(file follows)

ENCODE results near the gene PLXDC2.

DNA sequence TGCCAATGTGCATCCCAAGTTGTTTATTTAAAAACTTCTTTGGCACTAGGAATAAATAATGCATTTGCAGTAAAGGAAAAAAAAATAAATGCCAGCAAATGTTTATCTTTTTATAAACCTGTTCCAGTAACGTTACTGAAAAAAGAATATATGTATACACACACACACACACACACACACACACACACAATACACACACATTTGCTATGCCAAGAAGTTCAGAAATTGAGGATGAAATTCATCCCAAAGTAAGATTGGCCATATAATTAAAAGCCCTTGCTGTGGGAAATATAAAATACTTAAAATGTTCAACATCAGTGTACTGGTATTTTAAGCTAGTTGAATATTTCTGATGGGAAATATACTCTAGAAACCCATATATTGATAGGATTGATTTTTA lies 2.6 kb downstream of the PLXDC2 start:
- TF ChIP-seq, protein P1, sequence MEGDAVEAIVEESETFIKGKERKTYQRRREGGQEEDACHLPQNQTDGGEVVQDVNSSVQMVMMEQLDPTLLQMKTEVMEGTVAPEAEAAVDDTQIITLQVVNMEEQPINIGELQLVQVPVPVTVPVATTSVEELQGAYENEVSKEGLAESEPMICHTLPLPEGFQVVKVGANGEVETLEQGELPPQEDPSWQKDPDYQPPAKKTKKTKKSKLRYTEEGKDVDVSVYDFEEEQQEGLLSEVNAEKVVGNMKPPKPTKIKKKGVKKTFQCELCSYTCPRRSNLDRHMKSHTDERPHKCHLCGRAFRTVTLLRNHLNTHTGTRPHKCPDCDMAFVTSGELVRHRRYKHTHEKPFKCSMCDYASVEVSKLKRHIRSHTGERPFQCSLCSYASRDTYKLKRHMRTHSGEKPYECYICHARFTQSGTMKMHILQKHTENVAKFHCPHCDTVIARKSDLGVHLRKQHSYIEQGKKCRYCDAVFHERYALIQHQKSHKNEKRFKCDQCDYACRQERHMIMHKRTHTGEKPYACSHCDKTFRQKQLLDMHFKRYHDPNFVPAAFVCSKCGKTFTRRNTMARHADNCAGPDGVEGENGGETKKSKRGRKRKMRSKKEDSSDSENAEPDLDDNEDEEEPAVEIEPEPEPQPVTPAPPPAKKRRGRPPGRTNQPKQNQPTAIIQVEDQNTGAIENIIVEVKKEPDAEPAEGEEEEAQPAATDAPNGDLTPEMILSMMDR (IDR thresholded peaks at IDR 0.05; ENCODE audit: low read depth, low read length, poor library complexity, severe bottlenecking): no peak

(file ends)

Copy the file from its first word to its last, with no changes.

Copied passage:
ENCODE results near the gene PLXDC2.

DNA sequence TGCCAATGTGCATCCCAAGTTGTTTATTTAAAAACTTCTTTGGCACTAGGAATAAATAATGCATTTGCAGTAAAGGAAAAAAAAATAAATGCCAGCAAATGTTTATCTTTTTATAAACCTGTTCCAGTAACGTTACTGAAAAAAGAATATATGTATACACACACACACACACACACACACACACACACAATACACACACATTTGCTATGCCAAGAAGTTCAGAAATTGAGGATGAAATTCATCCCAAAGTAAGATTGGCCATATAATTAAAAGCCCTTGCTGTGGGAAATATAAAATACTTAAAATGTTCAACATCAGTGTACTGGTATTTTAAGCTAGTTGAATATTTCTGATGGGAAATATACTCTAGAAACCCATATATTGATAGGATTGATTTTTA lies 2.6 kb downstream of the PLXDC2 start:
- TF ChIP-seq, protein P1, sequence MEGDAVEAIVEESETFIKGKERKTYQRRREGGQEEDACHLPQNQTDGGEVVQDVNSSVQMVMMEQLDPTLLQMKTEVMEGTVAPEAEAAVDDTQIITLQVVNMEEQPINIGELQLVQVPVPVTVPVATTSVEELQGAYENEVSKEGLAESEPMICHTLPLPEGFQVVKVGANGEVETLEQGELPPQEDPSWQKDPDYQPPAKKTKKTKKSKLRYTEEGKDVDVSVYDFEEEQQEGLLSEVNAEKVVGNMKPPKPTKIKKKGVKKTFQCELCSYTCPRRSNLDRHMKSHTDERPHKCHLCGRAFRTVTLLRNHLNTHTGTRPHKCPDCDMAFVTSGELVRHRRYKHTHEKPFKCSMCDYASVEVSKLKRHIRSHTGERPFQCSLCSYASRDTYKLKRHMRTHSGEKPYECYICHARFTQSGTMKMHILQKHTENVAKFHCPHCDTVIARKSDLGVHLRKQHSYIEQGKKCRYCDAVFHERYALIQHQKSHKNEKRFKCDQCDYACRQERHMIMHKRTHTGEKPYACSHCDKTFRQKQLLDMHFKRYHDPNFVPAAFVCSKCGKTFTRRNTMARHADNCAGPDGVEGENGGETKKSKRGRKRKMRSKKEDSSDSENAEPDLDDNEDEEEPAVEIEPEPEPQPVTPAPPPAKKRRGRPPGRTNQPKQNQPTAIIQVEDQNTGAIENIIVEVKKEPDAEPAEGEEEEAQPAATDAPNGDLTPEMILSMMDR (IDR thresholded peaks at IDR 0.05; ENCODE audit: low read depth, low read length, poor library complexity, severe bottlenecking): no peak